A History Of Mathematical Notations/Volume 1/Introduction
In this history it has been an aim to give not only the first appearance of a symbol and its origin (whenever possible), but also to indicate the competition encountered and the spread of the symbol among writers in different countries. It is the latter part of our program which has given bulk to this history.
The rise of certain symbols, their day of popularity, and their eventual decline constitute in many cases an interesting story. Our endeavor has been to do justice to obsolete and obsolescent notations, as well as to those which have survived and enjoy the favor of mathematicians of the present moment.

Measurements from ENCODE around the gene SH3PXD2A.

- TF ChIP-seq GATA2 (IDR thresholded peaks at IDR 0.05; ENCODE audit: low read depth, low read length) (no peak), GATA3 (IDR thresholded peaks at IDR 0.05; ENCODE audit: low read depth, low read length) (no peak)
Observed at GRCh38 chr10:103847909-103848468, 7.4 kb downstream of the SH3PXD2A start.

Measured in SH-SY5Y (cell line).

If the object of this history of notations were simply to present an array of facts, more or less interesting to some students of mathematics—if, in other words, this undertaking had no ulterior motive—then indeed the wisdom of preparing and publishing so large a book might be questioned. But the author believes that this history constitutes a mirror of past and present conditions in mathematics which can be made to bear on the notational problems now confronting mathematics. The successes and failures of the past will contribute to a more speedy solution of the notational problems of the present time.